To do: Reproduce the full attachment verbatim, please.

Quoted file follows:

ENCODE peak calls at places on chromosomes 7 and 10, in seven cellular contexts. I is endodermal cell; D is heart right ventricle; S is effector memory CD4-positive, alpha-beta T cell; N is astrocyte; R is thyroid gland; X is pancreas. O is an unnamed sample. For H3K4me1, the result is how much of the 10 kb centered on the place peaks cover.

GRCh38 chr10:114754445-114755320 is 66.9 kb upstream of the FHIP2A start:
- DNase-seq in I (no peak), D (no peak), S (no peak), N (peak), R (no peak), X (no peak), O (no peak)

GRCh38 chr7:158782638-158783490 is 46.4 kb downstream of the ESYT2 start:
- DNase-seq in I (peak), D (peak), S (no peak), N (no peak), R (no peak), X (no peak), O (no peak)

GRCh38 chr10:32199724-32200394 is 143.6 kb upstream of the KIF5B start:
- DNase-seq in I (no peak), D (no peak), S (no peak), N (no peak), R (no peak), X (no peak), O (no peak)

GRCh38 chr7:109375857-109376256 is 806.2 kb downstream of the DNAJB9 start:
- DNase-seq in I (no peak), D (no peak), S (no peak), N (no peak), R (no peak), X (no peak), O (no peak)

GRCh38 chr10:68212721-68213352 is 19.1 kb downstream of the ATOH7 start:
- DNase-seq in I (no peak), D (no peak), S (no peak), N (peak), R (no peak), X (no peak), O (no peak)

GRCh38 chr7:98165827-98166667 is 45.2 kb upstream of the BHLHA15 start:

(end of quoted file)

ENCODE peak calls at places on chromosomes 7 and 10, in seven cellular contexts. I is endodermal cell; D is heart right ventricle; S is effector memory CD4-positive, alpha-beta T cell; N is astrocyte; R is thyroid gland; X is pancreas. O is an unnamed sample. For H3K4me1, the result is how much of the 10 kb centered on the place peaks cover.

GRCh38 chr10:114754445-114755320 is 66.9 kb upstream of the FHIP2A start:
- DNase-seq in I (no peak), D (no peak), S (no peak), N (peak), R (no peak), X (no peak), O (no peak)

GRCh38 chr7:158782638-158783490 is 46.4 kb downstream of the ESYT2 start:
- DNase-seq in I (peak), D (peak), S (no peak), N (no peak), R (no peak), X (no peak), O (no peak)

GRCh38 chr10:32199724-32200394 is 143.6 kb upstream of the KIF5B start:
- DNase-seq in I (no peak), D (no peak), S (no peak), N (no peak), R (no peak), X (no peak), O (no peak)

GRCh38 chr7:109375857-109376256 is 806.2 kb downstream of the DNAJB9 start:
- DNase-seq in I (no peak), D (no peak), S (no peak), N (no peak), R (no peak), X (no peak), O (no peak)

GRCh38 chr10:68212721-68213352 is 19.1 kb downstream of the ATOH7 start:
- DNase-seq in I (no peak), D (no peak), S (no peak), N (peak), R (no peak), X (no peak), O (no peak)

GRCh38 chr7:98165827-98166667 is 45.2 kb upstream of the BHLHA15 start: